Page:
Mansfield Park has always seemed to me the novel most rooted in later 18th century of all Austen's novels, and there are many references in it to contemporary aesthetic and political movements. One small article I have come across may be of interest. Frank Bradbrook in Notes & Queries 208 , 222-4 reveals a number of close parallels between Fanny Price and the heroines of two gothic novels, Emmeline and Ethelinde of Charlotte Smith's novels of the same title (with subtitles: "the Orphan of the Castle" and "the recluse of the Lake" respectively) and between Fanny and Anne Radcliffe's Emily St Aubert of Mysteries of Udolpho fame. What interesting about this little piece is it helps to delineate wherein Austen is deeply sympathetic and fond of her heroine, and wherein she parts company with her. Fanny shares an urge to retreat from the world with Emmeline and Ethelinde. Ethelinde is into making her little spaces into comfortable nest-like retreats filled with objects which stir her memory. Fanny's attic room seems to be modelled on Emily's; all four are of course great readers, and susceptible to arousal to reveries of sublime quietude in natural landscape. Fanny may have read Wordsworth (the transparency of Tintern Abbey), but it's clear she's also into Gilpin (the transparency of Cumberland). At the close of Ethelinde Grasmere is described, and all of Mrs Smith's works are much influenced by the picturesque. Although Radcliffe's characters don't find volumes of Shakespeare lying about, there are various allusions to his text in her novels.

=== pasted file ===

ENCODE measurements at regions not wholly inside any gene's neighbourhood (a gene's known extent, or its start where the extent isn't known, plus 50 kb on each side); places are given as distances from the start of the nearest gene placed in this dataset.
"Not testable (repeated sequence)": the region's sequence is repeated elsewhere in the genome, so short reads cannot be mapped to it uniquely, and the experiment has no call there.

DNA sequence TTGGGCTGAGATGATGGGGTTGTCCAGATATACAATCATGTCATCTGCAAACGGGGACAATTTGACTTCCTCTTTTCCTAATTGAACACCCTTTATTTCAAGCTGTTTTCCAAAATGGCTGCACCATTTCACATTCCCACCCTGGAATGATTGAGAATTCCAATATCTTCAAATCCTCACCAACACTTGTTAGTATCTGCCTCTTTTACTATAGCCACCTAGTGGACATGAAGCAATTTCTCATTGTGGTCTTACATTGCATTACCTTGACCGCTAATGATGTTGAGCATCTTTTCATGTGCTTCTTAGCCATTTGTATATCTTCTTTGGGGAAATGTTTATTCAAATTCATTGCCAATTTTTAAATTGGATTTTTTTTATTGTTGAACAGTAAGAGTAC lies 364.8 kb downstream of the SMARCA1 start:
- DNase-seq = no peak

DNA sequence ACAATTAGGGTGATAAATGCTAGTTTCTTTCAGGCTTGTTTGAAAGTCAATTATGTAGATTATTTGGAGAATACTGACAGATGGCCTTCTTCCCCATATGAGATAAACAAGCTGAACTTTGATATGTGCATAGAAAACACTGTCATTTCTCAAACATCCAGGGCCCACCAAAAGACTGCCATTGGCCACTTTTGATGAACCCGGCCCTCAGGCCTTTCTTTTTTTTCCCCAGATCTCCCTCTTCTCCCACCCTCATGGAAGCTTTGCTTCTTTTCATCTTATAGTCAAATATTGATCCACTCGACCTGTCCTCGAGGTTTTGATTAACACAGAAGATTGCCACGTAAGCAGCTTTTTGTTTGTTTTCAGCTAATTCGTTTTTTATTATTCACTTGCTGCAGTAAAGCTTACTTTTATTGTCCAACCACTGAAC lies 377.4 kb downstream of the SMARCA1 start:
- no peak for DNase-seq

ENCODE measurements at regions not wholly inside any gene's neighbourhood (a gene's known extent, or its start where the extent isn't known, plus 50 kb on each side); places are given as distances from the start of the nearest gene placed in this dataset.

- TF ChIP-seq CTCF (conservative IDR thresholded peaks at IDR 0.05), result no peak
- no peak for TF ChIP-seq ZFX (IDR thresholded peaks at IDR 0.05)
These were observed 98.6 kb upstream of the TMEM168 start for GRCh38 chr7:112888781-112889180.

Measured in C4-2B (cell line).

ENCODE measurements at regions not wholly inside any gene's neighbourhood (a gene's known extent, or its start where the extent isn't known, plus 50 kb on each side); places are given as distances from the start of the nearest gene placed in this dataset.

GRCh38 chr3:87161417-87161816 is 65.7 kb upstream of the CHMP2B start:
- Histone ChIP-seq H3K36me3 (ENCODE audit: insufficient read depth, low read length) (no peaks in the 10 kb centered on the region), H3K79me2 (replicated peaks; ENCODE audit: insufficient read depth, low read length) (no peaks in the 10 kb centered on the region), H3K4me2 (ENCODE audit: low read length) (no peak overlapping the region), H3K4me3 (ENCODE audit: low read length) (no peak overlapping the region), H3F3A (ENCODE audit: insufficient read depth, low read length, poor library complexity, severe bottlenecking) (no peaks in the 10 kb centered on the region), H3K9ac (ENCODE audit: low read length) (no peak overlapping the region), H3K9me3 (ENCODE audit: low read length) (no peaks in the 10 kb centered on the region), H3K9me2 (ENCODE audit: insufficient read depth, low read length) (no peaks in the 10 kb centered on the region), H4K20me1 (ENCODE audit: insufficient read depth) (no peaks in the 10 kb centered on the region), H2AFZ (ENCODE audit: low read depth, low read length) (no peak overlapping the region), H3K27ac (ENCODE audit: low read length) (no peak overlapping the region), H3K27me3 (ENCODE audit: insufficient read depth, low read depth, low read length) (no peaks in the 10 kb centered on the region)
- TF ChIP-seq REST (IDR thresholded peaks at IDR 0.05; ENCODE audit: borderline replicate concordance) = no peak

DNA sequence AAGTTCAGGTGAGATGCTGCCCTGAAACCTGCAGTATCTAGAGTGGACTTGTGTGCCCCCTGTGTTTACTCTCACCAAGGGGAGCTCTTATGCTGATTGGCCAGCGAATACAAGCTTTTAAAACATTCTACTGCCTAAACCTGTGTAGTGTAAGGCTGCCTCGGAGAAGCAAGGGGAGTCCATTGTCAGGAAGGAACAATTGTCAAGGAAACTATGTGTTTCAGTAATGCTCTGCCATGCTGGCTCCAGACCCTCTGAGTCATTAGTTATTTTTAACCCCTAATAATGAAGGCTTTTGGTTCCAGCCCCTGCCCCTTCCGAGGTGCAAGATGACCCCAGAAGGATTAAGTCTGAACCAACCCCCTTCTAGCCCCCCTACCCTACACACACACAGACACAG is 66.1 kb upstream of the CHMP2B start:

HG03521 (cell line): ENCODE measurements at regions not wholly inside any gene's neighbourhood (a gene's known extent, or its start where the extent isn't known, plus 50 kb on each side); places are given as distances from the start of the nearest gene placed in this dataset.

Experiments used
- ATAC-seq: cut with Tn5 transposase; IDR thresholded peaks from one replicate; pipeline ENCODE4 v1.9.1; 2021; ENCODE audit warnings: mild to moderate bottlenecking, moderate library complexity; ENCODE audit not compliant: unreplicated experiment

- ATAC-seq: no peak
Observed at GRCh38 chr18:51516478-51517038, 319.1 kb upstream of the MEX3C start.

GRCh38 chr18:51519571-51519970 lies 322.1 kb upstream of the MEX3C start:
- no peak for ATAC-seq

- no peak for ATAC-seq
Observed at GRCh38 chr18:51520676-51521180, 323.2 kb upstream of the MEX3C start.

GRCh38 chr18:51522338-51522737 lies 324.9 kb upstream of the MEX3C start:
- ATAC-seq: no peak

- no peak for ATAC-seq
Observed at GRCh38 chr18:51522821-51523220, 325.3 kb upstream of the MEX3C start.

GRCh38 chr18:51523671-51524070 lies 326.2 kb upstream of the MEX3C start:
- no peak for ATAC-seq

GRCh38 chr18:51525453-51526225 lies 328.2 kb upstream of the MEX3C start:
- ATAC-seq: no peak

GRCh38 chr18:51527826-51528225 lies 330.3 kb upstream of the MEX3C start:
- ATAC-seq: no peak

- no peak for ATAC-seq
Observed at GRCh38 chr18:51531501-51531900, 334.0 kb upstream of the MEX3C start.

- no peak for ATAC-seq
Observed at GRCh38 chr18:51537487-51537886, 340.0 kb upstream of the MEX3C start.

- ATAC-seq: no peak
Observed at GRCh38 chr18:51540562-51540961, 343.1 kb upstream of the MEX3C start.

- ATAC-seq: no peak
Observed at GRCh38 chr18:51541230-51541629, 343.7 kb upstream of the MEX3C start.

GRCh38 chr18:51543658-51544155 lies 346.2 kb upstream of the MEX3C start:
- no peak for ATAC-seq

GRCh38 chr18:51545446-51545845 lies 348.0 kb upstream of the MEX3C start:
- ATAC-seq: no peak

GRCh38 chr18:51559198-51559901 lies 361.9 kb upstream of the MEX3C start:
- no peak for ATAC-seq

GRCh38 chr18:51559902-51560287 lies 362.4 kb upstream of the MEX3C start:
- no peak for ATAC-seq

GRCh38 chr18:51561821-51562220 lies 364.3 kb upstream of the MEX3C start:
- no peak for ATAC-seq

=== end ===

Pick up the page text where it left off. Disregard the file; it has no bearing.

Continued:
At the same time the lines quoted by Mrs Radcliffe lack just that gentle touch of humor, that slightly debunking feel which turns "elegant arts" and the most exquiste of "musical instruments, with some favourite birds and plants" into three transparencies, a writing desk with books and plants nearby as well as "works of charity and ingenuity," and the left-over remains of Julia's sewing. Nothing so serious or specific as Lord Macartney's travels to China--which are however referred to by Edmund in such a way as to suggest Fanny imaginatively travels there when everyone leaves her gratefully behind. The case is similar with the situations in Smith which are high romance. No-one in these two novels by Mrs Smith is remotely threatened with Portsmouth or dirty blue china cups whose milk is thin, filled with motes, walls which show the lines of heads lent upon them, or greasy butter on the bread. Such things appear not to exist.
The parallels are striking, and I recommend anyone who is interested to have a look, but what I'd like to stress is just that element of realism, of fond distancing humor in Austen which can give us a feel of how Austen's regarded her Fanny. To read Austen in the context of these books is also to see how really "real" & rooted in ordinary things and some not so pretty (like slavery, rents, getting in the hay, Christopher Jackson, Sir Thomas's good friend) her Mansfield Park is despite its deep beauty